The question raised in this case is if an association foreclosure wipes out the first mortgage on a property (except to the extent excess monies attach to the proceeds IF NOTICE is given). Importance lies in the fact that the lower court got it wrong on the narrow issue of that an association foreclosure does not wipe out the first mortgage. By basics of foreclosure law the foreclosure action must extinguish the first lien as a matter of law.Ultimately, the questions to be answered in the brief is what is the meaning of “priority” in conjunction with the right of the bank to re-secure its position by payment prior to lien sale by payment? How is the statute designed to help an association which is otherwise subject to the bank’s priority? In other words, who would want to bid at an auction, especially where there is no right of the bidder to recoup amounts bid and expenses incurred in a situation where the lender then forecloses its mortgage?CAI’s Amicus Committee is asking the intended brief author to limit the argument to whether a foreclosure of a condominium priority lien extinguishes the first mortgage. CAI is not looking to support one side or the other in terms of who should prevail in this case so CAI does not need to address the issue of lack of notice to lenders.
Brief: CAI's Amicus BriefPrior Ruling: Order on Partial Motion for Summary JudgmentStatus: Ruling for CAI's PositionCAI Amicus Brief Author: Thomas Moriarty, Esq; Henry Goodman, Esq; Loura Sanchez, Esq.CAI Amicus Brief Review Committee: Henry Goodman, Esq; Stephen Marcus, Esq; Jonathan Levine, Esq; Steve Weil, Esq; Gary Kessler, Esq.
The Hellmanns and HCR contest the legitimacy of the Association and the authority of the Directors to govern the subdivision under the Declaration on a variety of ever-evolving legal theories. Their significant contentions generally challenging the Association and Directors include: there is no valid or legitimate homeowners association because the original Association was administratively dissolved in 2006; the Declarant Bayberry "voluntarily relinquished" is right to appoint individuals as directors; and the Directors had no authority to reinstate Association. Consequently, the Appellants contest any and every action taken by the Association or its Directors.The Hellmanns’ attacks are motivated because the Association opposed the Hellmanns’ unilateral attempts to relocate the Community Dock, which the other owners want to remain attached to the common Park parcel. HCR, who has been in alliance with the Hellmanns, contests the authority of the Association and Directors based primarily on the belief that a subdivision of 13 lots does not need a homeowners association, regardless of the what the recorded covenants provide, and HCR does not want to pay the assessments that all of the other owners, except for the Hellmanns, have already paid.As in the May 7, 2013 Amended Judgment, the Court found the Association was properly reinstated, is currently in good standing, and Restelli, Lowe, and Fulton are the proper Directors of the Association with authority to govern the subdivision pursuant to the Declaration.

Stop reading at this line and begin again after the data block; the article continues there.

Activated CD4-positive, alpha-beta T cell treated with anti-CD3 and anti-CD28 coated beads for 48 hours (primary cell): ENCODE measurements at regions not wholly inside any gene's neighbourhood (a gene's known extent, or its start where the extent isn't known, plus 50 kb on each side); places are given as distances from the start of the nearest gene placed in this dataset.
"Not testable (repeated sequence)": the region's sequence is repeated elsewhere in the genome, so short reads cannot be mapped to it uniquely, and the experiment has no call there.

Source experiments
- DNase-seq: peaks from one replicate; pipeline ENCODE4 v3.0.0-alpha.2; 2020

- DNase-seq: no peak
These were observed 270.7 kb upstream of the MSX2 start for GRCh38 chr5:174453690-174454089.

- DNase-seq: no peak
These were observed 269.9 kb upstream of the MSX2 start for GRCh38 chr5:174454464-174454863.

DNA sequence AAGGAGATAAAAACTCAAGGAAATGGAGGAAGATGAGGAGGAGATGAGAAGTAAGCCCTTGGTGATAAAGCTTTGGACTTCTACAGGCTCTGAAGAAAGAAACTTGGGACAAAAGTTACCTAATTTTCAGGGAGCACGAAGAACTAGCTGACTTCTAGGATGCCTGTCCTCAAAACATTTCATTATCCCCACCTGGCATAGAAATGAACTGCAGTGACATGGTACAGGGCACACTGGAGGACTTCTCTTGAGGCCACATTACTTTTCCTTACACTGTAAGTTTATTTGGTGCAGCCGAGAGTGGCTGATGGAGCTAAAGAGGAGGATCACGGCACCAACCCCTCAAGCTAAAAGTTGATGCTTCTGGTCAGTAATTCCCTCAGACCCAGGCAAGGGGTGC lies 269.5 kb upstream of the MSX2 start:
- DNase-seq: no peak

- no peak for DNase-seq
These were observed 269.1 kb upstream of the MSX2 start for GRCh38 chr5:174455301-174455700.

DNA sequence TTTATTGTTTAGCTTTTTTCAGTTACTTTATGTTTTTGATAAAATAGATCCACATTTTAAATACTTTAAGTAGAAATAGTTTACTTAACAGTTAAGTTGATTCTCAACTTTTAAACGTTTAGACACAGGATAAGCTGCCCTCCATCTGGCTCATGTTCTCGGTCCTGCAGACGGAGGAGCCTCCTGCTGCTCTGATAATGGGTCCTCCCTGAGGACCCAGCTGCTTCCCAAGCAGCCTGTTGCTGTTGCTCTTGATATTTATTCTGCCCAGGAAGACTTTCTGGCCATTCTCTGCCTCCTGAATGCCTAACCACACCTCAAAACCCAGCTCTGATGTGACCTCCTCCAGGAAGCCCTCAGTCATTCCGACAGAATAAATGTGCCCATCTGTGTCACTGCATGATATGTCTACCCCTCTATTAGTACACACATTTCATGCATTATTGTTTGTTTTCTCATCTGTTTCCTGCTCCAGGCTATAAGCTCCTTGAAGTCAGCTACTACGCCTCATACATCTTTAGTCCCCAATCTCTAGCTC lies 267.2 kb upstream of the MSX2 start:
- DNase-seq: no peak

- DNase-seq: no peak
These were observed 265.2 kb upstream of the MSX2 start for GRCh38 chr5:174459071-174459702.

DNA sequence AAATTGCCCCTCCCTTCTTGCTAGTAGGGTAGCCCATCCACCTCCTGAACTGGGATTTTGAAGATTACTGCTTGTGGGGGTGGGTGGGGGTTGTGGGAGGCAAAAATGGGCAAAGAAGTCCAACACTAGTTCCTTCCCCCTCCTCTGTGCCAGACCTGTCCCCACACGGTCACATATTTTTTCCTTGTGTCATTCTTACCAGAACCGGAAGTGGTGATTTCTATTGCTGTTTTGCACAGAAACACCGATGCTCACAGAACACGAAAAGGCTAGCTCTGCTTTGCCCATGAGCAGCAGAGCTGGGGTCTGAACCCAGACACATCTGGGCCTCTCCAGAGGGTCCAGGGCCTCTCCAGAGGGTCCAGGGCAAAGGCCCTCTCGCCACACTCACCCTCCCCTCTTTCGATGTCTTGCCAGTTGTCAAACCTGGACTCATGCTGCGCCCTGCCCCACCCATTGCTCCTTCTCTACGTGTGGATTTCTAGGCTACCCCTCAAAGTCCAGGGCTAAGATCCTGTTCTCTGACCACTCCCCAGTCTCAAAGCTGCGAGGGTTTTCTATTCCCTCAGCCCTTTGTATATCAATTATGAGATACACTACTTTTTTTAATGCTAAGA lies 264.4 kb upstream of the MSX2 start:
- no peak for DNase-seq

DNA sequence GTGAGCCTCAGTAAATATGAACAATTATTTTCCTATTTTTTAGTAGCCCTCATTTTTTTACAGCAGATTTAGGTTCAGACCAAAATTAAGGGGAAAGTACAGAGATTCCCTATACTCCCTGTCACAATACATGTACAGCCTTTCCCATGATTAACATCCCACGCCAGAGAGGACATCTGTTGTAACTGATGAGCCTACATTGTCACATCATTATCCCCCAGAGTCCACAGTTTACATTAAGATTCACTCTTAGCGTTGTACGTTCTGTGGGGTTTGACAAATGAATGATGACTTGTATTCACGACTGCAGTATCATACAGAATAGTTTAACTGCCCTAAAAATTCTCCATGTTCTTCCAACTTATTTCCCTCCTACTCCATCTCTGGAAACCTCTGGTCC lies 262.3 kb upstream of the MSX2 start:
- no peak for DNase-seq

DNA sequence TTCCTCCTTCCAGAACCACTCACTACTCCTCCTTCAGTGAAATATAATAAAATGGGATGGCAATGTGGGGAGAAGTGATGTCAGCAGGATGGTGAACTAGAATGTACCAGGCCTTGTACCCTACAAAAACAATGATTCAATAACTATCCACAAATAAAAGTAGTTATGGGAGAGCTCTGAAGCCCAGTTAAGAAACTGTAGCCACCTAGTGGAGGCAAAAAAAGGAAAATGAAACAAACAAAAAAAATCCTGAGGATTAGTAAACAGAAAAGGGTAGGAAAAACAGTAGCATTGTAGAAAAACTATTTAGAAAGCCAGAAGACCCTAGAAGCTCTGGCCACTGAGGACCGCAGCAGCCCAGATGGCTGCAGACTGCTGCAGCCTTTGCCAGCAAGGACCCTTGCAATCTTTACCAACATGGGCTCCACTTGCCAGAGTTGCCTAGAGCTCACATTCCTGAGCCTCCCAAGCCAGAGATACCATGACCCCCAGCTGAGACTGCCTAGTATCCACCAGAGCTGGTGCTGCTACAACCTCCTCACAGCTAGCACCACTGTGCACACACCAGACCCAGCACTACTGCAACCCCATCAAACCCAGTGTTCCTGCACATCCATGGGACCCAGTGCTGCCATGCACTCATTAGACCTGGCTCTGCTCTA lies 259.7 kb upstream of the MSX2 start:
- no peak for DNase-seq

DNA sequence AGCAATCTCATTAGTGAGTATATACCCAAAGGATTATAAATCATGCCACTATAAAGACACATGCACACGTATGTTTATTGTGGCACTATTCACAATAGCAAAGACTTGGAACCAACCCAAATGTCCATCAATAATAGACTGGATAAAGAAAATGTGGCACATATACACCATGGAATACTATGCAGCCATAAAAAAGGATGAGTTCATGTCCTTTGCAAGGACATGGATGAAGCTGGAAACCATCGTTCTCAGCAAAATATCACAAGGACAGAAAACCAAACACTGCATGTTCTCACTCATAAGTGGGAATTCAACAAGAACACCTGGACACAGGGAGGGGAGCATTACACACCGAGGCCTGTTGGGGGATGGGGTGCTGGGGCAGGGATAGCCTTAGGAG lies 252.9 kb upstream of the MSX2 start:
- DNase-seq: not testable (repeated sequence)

Brief: CAI's Amicus BriefPrior Ruling: Trial Court's Amended JudgmentStatus: PendingCAI Amicus Brief Author: The Law Office of Marvin J. Nodiff CAI Amicus Brief Review Committee: Robert Diamond, Esq; Lara Anderson, Esq; Stephen Marcus, Esq; Marc Markel, Esq; Gary Daddario, Esq.______________________________________________________________